This past thursday Amy McCray, the chef I work with, and I had the good fortune of working with the students and volunteers at Fare Start. Amy, the guest chef of the evening, featured a truly "Eva" menu highlighting locally produced Cameo Apples, hazelnuts, pears, pork, and oregon blue cheese. For dessert I provided the deep chocolate rice pudding with caramelized rice crispies. This was one of my first experiences with large quantity cooking. The fare start kitchen puts out 1200 meals a day to various shelters and their own dining room. While this dinner for 250 was HUGE for me, it was a light lunch to them.

Amy and I had an amazing time working with a great group of people. The students were enthusiastic, energetic, and worked very hard to achive the successful evening we had. Along side the students were volunteers who give their time and experience to make these evenings happen.

I thought I'd share the photo's I took of the fun evening.

Boris, the head chef instructor, filling the giant steam kettle. This kettle must hold 8 cases of potatoes at a time, maybe more!

Me cooking the rice pudding. This is one of two giant pots made for the evening.

Amy happily working with the giant tilting skillet. She talked about this tilting skillet for weeks before the event. In fact, I might not be too far off if I say she plans her fare start menu's so she can make use of the tilting skillet.

How many pigs do you think are in here? Well, technically it's only the shoulders. Amy's braised pork was absloutely delicious and was served with country mash, braised greens, roasted pears, and a warm Neuske bacon dressing.

Me and the biggest ladle I have ever seen. What you dont see is Nance and Korina laughing at me with the big ladle. Someone likened my rice puddng to refried beans. I imagine it has something to to with the immense amount of steaming rice pudding in the pots. Russell once said something like, "bowl full of mac and cheese, good. Garbage can full of mac and cheese, gross." I think these two huge pots full to the brim diminished the appetizing quality of the pudding. So much that someone thought it looked like refried beans!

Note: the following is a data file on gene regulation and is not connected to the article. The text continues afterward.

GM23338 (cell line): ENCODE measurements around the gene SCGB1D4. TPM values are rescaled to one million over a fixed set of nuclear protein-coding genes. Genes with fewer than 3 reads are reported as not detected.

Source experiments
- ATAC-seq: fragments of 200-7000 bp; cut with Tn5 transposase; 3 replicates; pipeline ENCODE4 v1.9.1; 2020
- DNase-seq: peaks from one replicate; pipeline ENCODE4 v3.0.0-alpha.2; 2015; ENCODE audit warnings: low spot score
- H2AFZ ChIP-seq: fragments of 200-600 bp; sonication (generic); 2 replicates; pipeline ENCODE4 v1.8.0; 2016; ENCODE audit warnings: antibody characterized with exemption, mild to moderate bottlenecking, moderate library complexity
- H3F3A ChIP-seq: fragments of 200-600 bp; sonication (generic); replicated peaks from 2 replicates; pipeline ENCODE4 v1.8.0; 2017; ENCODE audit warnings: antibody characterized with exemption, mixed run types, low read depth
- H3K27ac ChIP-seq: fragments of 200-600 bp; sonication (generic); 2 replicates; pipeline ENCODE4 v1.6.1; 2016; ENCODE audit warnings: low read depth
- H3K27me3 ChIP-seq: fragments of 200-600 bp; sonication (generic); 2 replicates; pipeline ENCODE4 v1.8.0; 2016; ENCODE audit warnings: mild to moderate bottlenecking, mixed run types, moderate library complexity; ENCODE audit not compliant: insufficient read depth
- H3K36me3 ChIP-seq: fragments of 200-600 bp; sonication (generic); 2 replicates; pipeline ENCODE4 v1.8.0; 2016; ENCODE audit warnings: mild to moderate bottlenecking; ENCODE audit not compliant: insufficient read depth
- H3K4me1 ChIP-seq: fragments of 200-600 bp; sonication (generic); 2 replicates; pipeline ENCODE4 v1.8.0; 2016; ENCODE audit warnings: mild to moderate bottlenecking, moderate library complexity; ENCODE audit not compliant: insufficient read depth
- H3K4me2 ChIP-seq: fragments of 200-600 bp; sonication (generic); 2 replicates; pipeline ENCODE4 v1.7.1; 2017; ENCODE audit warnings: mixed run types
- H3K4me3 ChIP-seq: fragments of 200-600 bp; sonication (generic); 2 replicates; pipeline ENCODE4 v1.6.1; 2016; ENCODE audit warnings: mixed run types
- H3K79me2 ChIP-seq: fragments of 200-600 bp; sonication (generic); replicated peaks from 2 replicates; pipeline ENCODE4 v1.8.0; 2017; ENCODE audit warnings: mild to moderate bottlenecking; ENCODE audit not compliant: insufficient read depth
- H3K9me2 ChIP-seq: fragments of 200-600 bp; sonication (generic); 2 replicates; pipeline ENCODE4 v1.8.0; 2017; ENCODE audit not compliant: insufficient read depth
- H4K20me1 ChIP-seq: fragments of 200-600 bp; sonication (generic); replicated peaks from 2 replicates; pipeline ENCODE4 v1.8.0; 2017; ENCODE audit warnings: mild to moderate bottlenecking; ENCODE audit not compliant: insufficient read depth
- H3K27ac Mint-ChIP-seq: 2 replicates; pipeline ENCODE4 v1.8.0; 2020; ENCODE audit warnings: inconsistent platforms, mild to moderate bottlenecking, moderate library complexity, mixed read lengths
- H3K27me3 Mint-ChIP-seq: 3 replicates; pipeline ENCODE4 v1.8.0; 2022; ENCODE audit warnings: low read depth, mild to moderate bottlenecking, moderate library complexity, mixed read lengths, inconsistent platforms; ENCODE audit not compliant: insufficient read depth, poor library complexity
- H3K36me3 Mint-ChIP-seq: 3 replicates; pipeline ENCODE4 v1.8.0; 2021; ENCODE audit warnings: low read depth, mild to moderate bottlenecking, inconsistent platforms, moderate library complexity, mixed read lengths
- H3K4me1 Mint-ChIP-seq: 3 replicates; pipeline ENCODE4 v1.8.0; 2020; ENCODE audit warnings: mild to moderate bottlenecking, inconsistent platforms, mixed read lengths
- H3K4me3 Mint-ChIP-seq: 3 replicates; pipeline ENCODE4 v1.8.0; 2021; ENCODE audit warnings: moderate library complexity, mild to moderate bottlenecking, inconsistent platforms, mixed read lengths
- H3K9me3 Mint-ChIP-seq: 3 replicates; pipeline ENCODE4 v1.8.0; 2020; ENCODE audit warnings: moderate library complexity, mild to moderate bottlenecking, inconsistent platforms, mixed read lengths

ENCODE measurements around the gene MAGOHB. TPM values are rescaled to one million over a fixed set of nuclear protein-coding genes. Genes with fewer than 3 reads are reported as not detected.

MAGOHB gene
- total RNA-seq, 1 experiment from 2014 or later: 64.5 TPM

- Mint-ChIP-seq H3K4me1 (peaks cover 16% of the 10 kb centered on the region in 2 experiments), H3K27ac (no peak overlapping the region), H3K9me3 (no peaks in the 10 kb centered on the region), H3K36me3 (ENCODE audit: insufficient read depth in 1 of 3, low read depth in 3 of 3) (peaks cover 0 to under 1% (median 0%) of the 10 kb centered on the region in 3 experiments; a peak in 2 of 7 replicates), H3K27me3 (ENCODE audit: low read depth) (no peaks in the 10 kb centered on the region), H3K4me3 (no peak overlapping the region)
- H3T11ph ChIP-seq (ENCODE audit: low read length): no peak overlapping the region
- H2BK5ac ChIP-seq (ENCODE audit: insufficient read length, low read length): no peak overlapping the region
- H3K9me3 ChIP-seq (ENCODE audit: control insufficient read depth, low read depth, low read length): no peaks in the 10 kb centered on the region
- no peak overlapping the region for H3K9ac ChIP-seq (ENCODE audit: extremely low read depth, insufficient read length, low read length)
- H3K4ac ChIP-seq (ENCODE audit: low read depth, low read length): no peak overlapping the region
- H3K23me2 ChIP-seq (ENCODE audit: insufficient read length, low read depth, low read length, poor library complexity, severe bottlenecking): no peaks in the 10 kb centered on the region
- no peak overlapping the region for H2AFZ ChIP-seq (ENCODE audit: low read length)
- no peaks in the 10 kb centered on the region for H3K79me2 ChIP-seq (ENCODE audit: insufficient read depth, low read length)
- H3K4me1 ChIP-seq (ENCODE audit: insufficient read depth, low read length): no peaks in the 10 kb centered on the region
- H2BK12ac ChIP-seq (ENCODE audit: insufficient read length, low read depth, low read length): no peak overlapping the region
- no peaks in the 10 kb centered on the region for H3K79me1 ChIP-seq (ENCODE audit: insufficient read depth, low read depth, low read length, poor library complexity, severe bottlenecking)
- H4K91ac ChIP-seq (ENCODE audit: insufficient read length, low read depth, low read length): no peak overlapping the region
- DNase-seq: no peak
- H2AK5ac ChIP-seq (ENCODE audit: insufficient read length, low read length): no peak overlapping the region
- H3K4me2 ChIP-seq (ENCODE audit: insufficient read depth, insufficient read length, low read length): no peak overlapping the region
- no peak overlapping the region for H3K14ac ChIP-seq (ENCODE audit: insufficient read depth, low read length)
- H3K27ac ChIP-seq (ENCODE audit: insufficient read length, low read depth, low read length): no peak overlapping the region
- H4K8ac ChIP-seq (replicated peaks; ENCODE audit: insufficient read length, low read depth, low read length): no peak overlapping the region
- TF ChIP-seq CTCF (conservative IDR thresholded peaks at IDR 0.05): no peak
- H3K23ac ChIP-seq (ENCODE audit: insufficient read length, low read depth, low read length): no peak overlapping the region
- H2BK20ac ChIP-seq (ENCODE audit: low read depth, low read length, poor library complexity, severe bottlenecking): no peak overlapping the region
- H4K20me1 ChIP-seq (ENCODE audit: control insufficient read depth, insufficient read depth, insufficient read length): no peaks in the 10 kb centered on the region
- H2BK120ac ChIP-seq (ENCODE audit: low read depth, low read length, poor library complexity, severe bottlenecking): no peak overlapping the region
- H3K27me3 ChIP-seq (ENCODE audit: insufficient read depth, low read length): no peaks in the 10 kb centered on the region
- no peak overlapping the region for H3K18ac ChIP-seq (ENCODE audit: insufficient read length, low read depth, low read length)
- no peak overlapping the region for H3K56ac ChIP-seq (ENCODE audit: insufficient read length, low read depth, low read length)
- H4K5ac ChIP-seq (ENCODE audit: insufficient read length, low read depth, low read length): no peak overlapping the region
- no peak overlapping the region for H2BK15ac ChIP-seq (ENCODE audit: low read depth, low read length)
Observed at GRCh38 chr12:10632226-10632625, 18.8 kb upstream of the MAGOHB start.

Phillip mashing potatoes. Amy, much to my delight, leaves the skins on the red potatoes for a "country" mash. The skins have all the flavor and texture in my opinion.

Phillip asks "what can brown do for me?" The UPS executives provided the dining room with waiters for the evening, and happily gave an apron to Phillip who's last name happens to be Brown.

Our very tallented volunteer Nance caramelizing the rice crispies for the dessert. Nance's years of culinary experience and friendly banter were welcomed by all. She did abandon her hat after seeing that I wasn't wearing one myself. Nance had such a distaste for this hat that I found it under a table after she left!

Friday, October 14, 2005

Fare Start

Fare Start is a program many of us in Seattle (and beyond) are familiar with. This program not only feeds many disadvantaged adults, but strives to re-educate them with culinary careers. Doesn't the saying go....You can catch a man a fish and he will eat for a day, you can teach a man to fish and he will never go hungry?